being leaked to the Center for Public Integrity. The bill would go
well beyond its predecessor in threatening essential civil liberties.
US Patriot Act laws are curbing disease research say scientists
(February 23, 2003) New federal laws meant to control bioterrorism
are making it considerably tougher for researchers to continue work with
such agents as anthrax and the plague, just as the United States
the brink of war with the country that supposedly possesses the greatest
bioterrorism threat in the world. Starting to take effect this month,
the rules require all researchers to register bioterrorism agents
with the federal government -- and make sure they are in secure facilities,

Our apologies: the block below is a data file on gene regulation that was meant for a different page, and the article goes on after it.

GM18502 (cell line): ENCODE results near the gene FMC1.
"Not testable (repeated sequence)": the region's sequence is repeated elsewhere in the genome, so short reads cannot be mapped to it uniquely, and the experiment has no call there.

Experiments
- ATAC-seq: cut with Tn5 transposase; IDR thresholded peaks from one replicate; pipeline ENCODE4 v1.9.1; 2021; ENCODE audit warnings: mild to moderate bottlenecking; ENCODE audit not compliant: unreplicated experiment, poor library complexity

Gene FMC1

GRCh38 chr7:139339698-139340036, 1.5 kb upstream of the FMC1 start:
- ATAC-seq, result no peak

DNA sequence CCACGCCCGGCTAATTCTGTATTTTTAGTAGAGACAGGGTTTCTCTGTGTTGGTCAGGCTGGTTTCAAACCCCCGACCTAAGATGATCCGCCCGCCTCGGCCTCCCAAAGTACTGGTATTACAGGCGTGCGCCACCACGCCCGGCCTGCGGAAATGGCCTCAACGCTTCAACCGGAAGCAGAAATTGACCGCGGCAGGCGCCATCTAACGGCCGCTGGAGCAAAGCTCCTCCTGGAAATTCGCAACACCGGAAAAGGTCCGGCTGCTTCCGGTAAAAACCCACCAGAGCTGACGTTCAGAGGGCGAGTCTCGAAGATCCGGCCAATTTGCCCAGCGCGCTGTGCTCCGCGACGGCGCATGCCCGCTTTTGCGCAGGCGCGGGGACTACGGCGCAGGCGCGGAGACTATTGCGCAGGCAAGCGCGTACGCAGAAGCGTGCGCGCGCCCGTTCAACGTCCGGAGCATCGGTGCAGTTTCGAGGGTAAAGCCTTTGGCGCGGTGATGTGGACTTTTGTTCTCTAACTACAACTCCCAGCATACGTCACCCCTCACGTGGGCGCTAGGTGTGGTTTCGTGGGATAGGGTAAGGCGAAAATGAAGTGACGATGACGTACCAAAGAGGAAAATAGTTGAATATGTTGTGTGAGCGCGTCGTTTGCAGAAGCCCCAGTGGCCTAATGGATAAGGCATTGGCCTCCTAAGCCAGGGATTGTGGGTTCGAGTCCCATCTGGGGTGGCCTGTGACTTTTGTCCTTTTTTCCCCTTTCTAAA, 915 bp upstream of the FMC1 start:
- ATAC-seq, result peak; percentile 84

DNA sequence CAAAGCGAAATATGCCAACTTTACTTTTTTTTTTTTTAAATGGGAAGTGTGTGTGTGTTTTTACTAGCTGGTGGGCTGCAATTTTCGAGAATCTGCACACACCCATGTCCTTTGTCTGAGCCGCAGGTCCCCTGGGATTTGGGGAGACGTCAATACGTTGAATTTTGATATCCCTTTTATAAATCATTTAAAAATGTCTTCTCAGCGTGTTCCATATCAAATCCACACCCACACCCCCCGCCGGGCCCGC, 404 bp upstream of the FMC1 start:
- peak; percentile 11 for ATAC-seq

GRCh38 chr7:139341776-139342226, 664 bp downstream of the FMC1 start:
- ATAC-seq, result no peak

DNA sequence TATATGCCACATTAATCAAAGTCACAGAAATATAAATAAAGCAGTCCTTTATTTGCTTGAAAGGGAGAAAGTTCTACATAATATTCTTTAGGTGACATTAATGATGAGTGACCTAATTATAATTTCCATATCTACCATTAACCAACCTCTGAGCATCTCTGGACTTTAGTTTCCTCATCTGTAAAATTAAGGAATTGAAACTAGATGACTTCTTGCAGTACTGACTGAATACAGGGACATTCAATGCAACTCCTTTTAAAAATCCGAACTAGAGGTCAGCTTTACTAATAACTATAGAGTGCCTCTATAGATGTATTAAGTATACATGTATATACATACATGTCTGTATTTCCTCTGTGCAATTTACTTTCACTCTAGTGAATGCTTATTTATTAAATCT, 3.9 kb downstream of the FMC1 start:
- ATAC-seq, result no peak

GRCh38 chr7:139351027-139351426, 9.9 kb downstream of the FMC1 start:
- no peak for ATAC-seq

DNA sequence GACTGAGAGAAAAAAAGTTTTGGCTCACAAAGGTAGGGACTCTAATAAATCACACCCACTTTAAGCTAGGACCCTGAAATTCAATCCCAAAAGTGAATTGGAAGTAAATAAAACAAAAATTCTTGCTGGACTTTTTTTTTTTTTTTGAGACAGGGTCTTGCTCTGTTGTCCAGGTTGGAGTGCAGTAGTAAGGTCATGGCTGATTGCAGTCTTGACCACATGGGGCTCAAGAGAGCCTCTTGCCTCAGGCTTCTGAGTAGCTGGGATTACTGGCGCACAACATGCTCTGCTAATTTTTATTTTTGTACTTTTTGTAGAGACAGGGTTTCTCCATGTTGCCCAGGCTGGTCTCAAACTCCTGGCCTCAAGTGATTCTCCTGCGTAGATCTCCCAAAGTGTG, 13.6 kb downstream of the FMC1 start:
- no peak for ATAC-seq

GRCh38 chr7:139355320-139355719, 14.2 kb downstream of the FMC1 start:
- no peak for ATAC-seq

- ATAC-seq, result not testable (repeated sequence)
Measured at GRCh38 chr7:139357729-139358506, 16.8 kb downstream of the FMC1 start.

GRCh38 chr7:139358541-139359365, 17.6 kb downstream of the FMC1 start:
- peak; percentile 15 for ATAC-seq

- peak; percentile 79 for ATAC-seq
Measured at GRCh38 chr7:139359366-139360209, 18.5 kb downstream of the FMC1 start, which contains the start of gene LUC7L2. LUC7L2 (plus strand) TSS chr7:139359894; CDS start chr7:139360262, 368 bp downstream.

which are rare and expensive to build.
Ashcroft proposes vast new surveillance powers
(February 12, 2003) Proposed legislation leaked to the Internet on
Friday would criminalize some uses of encryption, and dramatically increase
federal law enforcement's domestic spying powers.A sweeping new anti-terrorism
bill drafted by the Justice Department would dramatically increase
government electronic surveillance and data collection abilities,
impose the first-ever federal criminal penalties for using encryption
in the U.S.
European Security Organizations Criticizes U.S. Surveillance Law
(January 23, 2003) - The media watchdog in Europe's leading security
organization criticized the United States on Thursday for snooping
on the private lives of Americans with a law passed in response to
the Sept. 11 terrorist attacks. In a reproach to the Big Brother-like
tactics creeping up on post-Sept. 11 America, Freimut Duve of the